Food Choices

Every plan needs the right food

What is the key ingredient to creating a meal plan you can live with? Choosing foods you enjoy eating, of course! Your TeamingUp Coaches agree: Use these helpful tips, tools, and recipes to help you choose healthy, delicious foods. The more you know about low-carb food choices, the sooner you’ll be able to personalize your meal planning with healthy versions of your favorites. Check out the info below and dig in!

Remember: The information presented here may not be appropriate for all people with diabetes. Work with your healthcare professional, Certified Diabetes Care and Education Specialist* (CDCES), or dietitian to design a meal plan that's right for you, and includes the foods you love.

* "Certified Diabetes Educator" and "CDE" are certification marks owned and registered by the National Certification Board for Diabetes Educators (NCBDE). The NCBDE is not affiliated in any way with Sanofi US. The NCBDE does not sponsor or endorse any diabetes-related products or services.

Options for healthy choices

Keep these 4 guidelines in mind when choosing foods. You’ll want to do your best to eat as many of these nutrient-rich foods as you can and say so long to some of their less-healthy cousins.

Eat fresh whole foods

Eat healthy fats

Eat carbs that are whole grain or high fiber

Eat nonfat dairy and lean protein

Game Plan Action Item:
Use our food swap chart

Sometimes making a simple switch can make a big difference. So when you want to reach for a food that is in the left column, consider swapping it for an option on the right. And remember, every healthy choice is a small victory.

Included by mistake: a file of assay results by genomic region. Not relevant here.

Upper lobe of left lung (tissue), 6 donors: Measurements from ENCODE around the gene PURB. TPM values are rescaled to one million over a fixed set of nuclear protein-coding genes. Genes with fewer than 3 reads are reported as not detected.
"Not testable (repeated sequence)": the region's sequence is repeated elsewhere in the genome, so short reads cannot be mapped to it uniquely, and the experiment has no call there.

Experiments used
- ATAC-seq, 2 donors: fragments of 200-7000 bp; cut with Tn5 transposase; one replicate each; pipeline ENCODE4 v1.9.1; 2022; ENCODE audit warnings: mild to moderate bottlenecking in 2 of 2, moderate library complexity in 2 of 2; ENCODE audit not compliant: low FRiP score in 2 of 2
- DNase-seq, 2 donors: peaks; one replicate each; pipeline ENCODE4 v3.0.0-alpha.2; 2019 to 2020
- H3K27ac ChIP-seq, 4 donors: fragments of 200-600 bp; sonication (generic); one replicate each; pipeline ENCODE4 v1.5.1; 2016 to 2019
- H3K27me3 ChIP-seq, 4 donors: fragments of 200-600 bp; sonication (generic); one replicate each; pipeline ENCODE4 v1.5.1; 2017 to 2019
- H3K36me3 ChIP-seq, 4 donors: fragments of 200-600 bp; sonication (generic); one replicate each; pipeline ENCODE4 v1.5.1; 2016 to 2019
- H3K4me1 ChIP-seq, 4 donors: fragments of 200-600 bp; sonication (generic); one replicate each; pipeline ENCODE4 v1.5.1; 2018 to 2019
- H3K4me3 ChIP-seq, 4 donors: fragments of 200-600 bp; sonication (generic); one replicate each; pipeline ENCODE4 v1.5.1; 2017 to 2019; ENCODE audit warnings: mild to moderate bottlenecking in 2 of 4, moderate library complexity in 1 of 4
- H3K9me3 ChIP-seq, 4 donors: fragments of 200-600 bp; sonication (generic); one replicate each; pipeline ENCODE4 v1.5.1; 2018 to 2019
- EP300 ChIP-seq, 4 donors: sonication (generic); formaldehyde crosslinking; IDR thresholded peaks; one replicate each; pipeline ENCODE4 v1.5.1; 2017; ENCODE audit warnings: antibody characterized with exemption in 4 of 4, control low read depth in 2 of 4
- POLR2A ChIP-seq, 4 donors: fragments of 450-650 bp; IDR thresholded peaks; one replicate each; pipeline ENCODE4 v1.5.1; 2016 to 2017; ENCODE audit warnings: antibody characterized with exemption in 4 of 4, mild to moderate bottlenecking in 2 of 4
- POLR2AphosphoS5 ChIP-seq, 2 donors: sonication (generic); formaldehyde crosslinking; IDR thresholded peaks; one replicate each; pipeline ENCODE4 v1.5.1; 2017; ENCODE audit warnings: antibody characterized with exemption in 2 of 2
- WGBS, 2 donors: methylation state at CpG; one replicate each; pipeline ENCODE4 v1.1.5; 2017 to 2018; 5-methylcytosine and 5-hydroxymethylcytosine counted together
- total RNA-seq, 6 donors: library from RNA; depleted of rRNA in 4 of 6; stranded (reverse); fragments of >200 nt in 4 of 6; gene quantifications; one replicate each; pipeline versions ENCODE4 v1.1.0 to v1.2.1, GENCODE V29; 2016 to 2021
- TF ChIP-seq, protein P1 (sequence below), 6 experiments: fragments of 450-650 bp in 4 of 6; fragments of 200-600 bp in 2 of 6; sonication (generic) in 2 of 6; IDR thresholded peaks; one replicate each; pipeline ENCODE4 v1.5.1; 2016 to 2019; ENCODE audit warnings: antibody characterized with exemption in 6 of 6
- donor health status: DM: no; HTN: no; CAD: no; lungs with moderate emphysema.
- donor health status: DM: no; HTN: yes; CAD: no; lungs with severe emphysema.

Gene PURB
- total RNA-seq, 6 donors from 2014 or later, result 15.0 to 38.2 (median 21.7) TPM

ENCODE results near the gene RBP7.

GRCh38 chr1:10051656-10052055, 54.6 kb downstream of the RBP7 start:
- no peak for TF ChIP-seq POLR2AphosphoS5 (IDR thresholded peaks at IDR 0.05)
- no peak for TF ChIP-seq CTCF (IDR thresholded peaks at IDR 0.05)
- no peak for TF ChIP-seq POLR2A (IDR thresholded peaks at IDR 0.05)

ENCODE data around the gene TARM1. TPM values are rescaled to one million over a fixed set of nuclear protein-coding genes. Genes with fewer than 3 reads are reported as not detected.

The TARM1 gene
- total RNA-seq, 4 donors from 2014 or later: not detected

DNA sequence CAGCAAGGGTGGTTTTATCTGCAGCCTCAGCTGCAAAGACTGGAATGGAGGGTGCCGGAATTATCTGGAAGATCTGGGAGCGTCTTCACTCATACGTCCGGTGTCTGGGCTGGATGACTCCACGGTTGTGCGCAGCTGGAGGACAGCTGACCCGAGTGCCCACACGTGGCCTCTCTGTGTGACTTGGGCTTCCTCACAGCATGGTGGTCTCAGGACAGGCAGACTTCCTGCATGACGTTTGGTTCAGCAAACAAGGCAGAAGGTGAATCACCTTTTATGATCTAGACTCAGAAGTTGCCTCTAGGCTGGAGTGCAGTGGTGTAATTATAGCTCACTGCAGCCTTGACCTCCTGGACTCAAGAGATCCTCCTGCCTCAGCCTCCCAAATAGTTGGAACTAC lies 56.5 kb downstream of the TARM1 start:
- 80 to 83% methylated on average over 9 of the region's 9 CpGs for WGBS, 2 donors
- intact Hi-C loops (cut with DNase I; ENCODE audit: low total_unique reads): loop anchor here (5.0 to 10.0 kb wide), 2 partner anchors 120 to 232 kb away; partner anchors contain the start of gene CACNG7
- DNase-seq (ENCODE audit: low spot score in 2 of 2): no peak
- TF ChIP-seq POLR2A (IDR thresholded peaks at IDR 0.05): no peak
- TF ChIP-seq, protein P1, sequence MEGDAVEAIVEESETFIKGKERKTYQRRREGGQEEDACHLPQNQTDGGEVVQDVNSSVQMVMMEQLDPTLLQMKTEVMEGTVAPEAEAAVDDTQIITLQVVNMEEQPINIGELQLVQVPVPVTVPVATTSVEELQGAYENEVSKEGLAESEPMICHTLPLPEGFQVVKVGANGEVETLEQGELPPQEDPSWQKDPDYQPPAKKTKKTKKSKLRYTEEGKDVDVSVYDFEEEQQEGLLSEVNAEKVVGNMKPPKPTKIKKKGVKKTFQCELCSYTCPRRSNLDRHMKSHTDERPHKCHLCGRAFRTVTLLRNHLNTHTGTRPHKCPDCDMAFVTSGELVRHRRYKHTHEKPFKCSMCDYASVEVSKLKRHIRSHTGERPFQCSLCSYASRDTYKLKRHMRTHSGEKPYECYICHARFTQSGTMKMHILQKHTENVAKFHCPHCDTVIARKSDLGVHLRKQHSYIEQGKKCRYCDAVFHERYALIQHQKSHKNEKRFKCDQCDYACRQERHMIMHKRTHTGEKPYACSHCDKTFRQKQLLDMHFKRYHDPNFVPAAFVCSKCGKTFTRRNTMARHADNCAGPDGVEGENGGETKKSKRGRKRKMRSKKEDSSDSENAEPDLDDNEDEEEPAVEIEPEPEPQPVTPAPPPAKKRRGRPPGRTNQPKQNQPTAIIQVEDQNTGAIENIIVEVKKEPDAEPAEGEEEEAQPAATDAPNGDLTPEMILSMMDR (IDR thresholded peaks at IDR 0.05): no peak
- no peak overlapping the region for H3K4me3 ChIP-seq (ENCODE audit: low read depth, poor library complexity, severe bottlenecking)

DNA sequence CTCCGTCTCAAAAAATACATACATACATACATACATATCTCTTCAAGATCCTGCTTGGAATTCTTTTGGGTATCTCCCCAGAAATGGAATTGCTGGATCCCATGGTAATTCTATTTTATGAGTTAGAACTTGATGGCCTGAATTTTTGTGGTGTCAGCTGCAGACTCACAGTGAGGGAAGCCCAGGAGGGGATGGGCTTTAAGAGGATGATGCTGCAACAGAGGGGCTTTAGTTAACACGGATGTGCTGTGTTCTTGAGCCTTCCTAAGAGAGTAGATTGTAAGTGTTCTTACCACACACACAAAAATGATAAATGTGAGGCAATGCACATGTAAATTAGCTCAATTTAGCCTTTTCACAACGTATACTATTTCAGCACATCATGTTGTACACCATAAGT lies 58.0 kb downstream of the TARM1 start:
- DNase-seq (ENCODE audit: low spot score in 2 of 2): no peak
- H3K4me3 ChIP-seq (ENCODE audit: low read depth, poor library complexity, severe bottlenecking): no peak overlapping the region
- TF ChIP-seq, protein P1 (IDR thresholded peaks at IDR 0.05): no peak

Instead Of This

Consider This

White bread

Whole grain bread

Baked white or sweet potato without skin

Baked white or sweet potato with skin

White rice


Soft spaghetti

Chickpea or lentil spaghetti

Corn chips





Rolled oats

When to put the brakes on

When to put the brakes on

  • Eat less red meat, processed foods (such as those from a box or jar), and whole milk dairy products
  • Eat fewer fried foods and fast-food meals
  • Avoid sugary drinks (soda, energy drinks), and foods with trans fats (baked goods and margarines)
  • Limit alcohol to no more than 1 drink per day (women) or 2 drinks per day (men)

Coach Manisha says:

Read any good labels lately?
The Nutrition Facts on a food label show how many carbs are in one serving of the food.

Here's how to read a food label:
  1. Find the Serving Size on the label and compare it with your portion
  2. Find the Total Carbohydrate for each serving on the label
  3. Multiply the Total Carbohydrates by the number of servings that you have. This is your total grams of carbs for that portion

Nutrition Label was revised July 2018. See a side-by-side comparison of the new and old labels.


Berry Good Salad
Spinach and goat cheese salad with strawberry dressing.

Your Foods, Your Way
Explore meal planning options to keep you on track.

Tips For Drinking Wisely
What happens when you mix alcohol with diabetes.

Portions, Plans, And Plates
Ideas for getting the right portions of the foods you love.